2016 Excellence in Journalism Conference (EIJ16) Session Information: Covering Domestic Violence Against Native Women. Native women suffer from violence at a rate two and a half times greater than that of any other population in the United States. One in three Native women will be raped in her lifetime; four in five will be victims of a violent assault. Join the National Indigenous Women’s Resource Center (NIWRC) and a panel of Native journalists covering domestic violence for a discussion on the legal and ethical ramifications for journalists covering this topic. Includes: shared practices, common challenges and perspectives on why it’s...More Info >>
The Department of Justice’s annual Tribal Consultation on Violence Against American Indian and Alaska Native Women is held pursuant to Public Law 109-162 , Title IX, Section 903 of the Violence Against Women Reauthorization Act of 2005. This law requires the U.S. Attorney General to conduct an annual consultation with Indian tribal governments to address the federal administration of all tribal funds and programs established under the Violence Against Women Acts (VAWA) of 1994, 2000, and 2005. The statute further directs the Attorney General to solicit recommendations from the Indian tribes at an annual consultation concerning the following items: administering...More Info >>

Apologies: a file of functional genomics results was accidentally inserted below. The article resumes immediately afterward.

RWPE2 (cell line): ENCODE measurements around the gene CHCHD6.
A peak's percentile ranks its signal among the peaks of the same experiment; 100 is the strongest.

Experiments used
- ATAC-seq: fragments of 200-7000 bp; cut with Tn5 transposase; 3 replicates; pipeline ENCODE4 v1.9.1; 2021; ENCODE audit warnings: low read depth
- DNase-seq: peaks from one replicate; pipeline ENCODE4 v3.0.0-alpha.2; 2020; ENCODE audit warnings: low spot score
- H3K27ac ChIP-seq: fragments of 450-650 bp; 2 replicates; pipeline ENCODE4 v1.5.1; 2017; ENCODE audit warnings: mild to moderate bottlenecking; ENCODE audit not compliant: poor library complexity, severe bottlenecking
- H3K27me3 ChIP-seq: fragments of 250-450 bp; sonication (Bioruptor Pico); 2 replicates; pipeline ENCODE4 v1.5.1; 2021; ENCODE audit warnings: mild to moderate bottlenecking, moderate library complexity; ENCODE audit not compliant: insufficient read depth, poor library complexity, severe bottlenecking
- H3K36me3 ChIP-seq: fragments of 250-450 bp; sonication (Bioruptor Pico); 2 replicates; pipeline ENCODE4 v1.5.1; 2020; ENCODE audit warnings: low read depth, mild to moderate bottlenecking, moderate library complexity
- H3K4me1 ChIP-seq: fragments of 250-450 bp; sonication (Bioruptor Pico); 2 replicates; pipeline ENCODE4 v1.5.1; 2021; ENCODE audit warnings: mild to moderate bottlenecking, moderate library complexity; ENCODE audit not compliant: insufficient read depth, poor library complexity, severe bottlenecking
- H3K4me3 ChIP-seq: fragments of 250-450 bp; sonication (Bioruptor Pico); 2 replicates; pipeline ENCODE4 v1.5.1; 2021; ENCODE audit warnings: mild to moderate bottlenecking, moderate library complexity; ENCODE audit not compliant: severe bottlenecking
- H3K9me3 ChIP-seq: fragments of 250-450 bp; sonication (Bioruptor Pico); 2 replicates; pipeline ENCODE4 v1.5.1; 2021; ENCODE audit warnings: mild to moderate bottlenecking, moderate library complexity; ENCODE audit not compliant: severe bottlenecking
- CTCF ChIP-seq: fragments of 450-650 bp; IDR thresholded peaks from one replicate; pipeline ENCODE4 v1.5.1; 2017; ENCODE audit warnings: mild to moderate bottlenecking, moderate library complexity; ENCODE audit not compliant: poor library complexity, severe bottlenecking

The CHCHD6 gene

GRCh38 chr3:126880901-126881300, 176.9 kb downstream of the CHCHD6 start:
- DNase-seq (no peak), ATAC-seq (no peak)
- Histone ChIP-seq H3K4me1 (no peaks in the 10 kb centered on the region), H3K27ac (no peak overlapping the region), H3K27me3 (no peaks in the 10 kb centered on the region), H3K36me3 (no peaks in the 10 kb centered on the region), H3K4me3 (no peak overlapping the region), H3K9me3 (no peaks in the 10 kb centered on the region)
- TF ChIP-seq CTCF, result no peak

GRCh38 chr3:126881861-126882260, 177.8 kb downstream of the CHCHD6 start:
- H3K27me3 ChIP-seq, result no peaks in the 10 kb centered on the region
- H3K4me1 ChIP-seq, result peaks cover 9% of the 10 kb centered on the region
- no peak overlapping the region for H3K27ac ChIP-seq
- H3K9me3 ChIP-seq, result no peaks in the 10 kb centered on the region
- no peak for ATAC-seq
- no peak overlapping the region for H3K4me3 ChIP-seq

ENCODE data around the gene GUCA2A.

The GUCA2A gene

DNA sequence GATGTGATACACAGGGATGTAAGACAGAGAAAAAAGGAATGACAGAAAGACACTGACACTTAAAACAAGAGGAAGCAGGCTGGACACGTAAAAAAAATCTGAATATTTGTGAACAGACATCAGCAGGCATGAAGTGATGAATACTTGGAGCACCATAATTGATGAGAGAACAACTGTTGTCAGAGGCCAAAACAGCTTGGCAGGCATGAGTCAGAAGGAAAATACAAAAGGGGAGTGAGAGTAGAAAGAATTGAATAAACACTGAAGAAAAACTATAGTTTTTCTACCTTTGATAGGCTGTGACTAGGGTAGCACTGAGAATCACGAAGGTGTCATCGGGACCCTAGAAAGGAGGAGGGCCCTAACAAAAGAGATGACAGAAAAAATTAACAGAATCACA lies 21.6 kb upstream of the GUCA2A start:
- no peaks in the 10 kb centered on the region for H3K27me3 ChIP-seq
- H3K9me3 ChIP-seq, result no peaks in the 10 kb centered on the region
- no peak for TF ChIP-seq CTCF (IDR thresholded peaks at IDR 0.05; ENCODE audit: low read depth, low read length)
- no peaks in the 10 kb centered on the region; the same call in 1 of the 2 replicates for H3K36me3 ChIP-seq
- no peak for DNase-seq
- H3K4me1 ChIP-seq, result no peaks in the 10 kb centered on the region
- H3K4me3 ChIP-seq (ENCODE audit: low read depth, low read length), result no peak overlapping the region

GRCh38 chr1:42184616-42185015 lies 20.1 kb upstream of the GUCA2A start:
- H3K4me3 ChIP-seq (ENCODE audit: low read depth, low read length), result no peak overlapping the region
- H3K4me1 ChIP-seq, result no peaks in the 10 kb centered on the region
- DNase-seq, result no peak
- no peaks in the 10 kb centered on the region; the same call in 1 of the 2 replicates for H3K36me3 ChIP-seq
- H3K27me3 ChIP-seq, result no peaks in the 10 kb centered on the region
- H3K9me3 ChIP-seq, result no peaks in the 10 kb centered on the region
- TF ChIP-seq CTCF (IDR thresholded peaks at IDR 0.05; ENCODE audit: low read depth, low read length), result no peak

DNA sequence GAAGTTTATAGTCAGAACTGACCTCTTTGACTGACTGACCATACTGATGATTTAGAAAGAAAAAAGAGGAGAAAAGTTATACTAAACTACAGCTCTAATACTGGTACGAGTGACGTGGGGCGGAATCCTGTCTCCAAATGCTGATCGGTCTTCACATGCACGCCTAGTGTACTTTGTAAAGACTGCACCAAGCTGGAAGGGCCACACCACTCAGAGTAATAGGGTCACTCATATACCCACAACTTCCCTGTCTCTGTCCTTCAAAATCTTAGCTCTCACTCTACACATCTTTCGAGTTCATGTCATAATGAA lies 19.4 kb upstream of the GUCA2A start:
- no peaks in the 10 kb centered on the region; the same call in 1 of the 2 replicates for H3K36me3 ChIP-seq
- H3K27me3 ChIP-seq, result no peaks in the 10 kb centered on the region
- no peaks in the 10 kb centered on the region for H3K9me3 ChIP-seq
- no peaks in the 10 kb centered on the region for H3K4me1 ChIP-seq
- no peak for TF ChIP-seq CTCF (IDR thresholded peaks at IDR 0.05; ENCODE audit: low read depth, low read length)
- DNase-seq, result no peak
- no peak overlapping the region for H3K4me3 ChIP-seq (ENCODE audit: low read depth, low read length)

While advocacy on the domestic level is vital, violence against American Indian and Alaska Native women also has implications in the international arena. Violence against women is a pervasive human rights violation and the situation indigenous women face is particularly dire. International experts have found that indigenous women often suffer disproportionate and multiple forms of violence and higher rates of murder than other women. Advocacy at the international level can complement and strengthen advocacy efforts on the domestic level. This session will offer updates and examples of recent international advocacy work by the Alaska Native Women’s Resource Center, Indian Law...More Info >>